The Chef's Garden prides itself on its ability to satisfy a chef's wish list, no matter how outlandish a request might seem. "Early on, we crated and sent live turkeys to a chef," Bob Jones says. "We went out to the marshes and caught turtles and shipped them to a Columbus restaurant. We've dug cattail roots. Just last Monday, we sent someone out in the woods to find acorns. We'd do whatever we can to fulfill a chef's needs." But merely waiting for the chefs to suggest unusual products isn't enough to keep the business growing. The Joneses are always developing new or forgotten plant varieties that they will send out unsolicited in hope of capturing a chef's fancy. Garlic roots were introduced that way. "We were growing garlic shoots and we noticed we were throwing these roots away, and they were so beautiful and white," Bob recalls. "We tasted them and it was pure flavor. Lee would call the chefs and say, 'We got this item, you should give it a try."

Adrià tasted the garlic roots. He also sampled baby ruby amaranth, golden pea shoots, micro lemongrass, and black cumin shoots. Lee Jones handed him some leaves of ice lettuce, which is the name the Joneses give to lettuces grown in cold frames and repeatedly exposed to freezing temperatures. The cold weather concentrates the sugar content and amplifies the juiciness and thickness of the leaves. Ice lettuce was invented at the Chef's Garden.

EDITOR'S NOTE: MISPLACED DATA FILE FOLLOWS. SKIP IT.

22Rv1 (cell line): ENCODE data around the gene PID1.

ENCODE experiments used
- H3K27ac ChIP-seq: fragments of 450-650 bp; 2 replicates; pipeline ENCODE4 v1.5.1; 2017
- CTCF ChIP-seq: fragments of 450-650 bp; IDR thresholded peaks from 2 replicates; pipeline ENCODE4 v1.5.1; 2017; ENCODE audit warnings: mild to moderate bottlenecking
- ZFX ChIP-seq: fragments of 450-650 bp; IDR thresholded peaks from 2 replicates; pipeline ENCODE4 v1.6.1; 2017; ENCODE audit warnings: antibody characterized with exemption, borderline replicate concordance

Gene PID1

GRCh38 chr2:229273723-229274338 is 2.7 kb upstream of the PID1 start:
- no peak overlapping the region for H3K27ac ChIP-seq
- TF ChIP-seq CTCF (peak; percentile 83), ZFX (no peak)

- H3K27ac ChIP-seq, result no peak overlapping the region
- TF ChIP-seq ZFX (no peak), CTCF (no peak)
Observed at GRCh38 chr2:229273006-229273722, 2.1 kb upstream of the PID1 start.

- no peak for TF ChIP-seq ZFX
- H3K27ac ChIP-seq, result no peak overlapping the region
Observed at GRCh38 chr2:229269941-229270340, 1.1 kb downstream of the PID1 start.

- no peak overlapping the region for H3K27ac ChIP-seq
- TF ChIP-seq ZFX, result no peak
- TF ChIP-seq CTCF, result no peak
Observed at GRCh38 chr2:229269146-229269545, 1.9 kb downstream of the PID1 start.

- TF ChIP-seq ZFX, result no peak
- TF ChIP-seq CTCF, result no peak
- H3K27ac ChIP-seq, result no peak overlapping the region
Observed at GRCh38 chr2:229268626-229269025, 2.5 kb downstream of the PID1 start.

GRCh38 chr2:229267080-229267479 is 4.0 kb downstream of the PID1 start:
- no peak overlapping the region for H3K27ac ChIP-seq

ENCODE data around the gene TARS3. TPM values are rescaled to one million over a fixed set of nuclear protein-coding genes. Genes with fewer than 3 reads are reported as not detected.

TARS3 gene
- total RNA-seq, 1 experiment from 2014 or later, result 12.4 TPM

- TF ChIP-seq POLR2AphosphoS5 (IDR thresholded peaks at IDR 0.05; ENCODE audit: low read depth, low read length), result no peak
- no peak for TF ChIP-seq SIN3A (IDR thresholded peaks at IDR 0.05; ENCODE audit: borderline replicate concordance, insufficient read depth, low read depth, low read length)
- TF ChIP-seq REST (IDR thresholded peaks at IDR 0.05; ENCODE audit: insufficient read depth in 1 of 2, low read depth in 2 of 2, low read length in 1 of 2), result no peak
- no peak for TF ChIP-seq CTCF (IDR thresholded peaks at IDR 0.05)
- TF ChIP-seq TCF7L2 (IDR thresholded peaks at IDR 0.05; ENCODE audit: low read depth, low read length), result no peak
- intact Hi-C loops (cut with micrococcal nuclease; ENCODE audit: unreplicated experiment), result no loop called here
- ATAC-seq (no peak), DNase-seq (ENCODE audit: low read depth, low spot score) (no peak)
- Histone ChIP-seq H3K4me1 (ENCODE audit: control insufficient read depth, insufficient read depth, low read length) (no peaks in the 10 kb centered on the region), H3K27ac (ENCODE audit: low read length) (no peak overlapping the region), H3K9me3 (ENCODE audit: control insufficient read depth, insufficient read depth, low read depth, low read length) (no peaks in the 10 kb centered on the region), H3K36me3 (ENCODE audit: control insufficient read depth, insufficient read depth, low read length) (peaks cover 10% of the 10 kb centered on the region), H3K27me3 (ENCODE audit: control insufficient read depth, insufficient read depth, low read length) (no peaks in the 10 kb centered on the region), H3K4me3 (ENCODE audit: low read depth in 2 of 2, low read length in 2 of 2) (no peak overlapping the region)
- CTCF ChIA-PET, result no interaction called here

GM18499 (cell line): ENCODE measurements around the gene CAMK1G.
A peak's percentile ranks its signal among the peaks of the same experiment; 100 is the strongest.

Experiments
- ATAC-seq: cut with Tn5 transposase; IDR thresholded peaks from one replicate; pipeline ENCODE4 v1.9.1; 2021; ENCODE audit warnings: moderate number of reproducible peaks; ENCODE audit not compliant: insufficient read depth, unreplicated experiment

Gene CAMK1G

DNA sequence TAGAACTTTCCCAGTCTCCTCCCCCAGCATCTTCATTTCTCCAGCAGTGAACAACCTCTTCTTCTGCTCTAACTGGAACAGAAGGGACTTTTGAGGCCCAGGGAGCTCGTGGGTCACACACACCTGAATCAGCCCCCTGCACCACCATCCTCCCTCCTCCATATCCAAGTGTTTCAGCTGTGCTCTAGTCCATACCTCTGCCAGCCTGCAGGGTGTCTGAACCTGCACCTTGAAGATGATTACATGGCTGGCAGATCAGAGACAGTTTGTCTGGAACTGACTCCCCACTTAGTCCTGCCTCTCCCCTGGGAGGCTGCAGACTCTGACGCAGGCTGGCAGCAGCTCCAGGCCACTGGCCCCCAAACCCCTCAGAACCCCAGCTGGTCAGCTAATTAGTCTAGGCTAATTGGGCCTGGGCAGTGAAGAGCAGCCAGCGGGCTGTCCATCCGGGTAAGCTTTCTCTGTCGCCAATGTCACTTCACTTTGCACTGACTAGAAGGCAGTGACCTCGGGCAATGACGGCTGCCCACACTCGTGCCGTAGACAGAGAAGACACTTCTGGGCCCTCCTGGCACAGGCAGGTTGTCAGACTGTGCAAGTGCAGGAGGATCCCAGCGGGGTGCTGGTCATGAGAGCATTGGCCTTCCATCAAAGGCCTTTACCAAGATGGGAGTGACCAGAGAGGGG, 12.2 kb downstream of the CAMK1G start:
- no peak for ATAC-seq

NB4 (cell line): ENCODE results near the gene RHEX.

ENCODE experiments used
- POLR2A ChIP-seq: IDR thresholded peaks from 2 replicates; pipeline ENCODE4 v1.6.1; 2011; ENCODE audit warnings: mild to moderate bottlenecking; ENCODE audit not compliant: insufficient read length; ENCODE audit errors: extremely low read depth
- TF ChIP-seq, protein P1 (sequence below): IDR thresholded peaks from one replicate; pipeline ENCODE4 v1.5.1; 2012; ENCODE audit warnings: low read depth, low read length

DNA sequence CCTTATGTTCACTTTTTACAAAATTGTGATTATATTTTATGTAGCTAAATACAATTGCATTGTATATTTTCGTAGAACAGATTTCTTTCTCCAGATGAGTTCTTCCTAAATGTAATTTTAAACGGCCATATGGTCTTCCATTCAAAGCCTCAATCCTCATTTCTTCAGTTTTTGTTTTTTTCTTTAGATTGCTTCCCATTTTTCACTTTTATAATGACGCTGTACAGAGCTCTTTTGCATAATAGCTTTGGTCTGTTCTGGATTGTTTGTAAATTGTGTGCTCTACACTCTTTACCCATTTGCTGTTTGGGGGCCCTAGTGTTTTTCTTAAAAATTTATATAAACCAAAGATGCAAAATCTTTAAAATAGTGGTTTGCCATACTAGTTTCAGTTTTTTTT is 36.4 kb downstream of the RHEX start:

"Muy bien," Adrià proclaimed.

The tour proceeded rapidly through a research facility, where a small staff under the direction of Bob Jr. studies ways to enrich the soil as a means of enhancing the flavor of the vegetables grown in it. In the packing room, crates were being filled for air freight delivery to restaurants across the country and as far away as Tokyo. Through a formula that takes into account the temperature at the Ohio farm, the destination city, and the transportation hub in between, the crew decides how much ice to include in the package.

Lee Jones, who was leading the tour, repeatedly apologized for the rushed pace. But lunch was waiting: A team of cooks under Trotter had assembled a 12-course meal, and there was no thought of abbreviating it. Each course featured a product of the farm, usually in combination with an organ meat: grilled turnips in a red wine reduction with rabbit kidneys, for example, and steamed garlic, garlic shoots, and bitter chocolate with duck liver. Research made way for repast. It was a reminder that, as Bob Jones repeatedly says, "we're absolutely nothing without the chefs."

Toward the end of the lunch, the guest of honor rose to express his appreciation and deliver a prophecy.

"The future of cuisine is vegetables," Adrià said. "They will be as expensive as caviar and foie gras. With fish and meat, we are already there. But there are 1,000 ideas in vegetables."